Evelope with 13 packerts of Drosera capillaris seed.
Thirteen D. capillaris seed packs, ready for storage. Lots of potential plants in this envelope.
The seeds went into an envelope, which went into a plastic container, which went into the fridge. I recorded the harvest date and number of packets, so I'll be able to keep track easily. If anyone wants Drosera capillaris (Alabama) white flower seeds, now is definitely the time to get it! Check the sale page, I just put up a PayPal button.

Drosera capillaris seeds in the refrigerator.
These seeds can stay viable for a very long time kept cool and dry in the refrigerator.
In the meantime, my little D. capillaris is sure looking spry with its new haircut.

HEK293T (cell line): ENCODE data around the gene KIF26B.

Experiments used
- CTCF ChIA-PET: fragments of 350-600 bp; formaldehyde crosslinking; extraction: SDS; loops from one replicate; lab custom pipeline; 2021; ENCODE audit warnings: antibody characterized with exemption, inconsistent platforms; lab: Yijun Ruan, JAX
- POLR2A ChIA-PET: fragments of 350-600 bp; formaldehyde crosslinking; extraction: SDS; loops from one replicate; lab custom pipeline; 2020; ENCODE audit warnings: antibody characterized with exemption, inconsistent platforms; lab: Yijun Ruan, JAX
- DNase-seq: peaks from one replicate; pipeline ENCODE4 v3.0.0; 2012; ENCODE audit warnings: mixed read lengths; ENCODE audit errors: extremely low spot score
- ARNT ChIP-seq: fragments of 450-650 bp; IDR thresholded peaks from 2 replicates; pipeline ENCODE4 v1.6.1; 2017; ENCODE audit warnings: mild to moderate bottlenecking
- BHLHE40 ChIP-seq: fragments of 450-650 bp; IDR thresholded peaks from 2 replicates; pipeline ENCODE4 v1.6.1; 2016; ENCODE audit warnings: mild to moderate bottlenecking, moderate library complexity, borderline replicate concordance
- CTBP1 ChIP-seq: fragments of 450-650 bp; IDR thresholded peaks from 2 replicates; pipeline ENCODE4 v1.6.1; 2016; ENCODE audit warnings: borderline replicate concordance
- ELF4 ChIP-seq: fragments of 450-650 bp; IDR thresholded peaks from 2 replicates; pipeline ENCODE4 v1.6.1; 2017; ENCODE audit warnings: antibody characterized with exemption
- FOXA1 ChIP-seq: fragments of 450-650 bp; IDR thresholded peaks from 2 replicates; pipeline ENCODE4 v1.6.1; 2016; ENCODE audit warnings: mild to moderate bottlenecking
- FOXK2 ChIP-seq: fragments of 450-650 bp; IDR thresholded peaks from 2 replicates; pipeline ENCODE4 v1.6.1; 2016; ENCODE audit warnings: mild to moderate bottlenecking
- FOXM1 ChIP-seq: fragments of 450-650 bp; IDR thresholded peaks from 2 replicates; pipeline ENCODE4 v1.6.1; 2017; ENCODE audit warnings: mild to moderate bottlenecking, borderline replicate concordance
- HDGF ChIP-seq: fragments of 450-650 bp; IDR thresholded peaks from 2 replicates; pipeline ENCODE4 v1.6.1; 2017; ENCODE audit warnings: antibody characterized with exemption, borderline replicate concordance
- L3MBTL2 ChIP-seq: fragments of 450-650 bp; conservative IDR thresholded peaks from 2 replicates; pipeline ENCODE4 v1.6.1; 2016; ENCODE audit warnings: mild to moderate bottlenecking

Drosera capillaris minus several flower stalks.
Now the D. capensis hitchhiker is looking even bigger. Got to dig it out soon.
Lookin' sharp little guy!

Monday, April 14, 2014

BACPS Spring 2014 meeting

The Bay Area Carnivorous Plant Society meeting was held Saturday at the UC Botanical Garden. I'm a UCBG member, and try to visit whenever possible.

Yucca rostrata at the UC Botanical Garden
Yucca rostrata at the UCBG entrance.
On this day the guy working the entrance saw the Drosera burmanii I had brought for the bring and brag and pointed me towards the BACPS meeting. Because I was headed to the meeting, I avoided my typical first stop, the spectacular Arid House.

The UC Botanical Garden Arid House.
The UCBG Arid House, home of insane, spectacular plants.
If you live in or occasionally visit the Bay Area you must make time to visit the UCBG. It's a truly astonishing garden.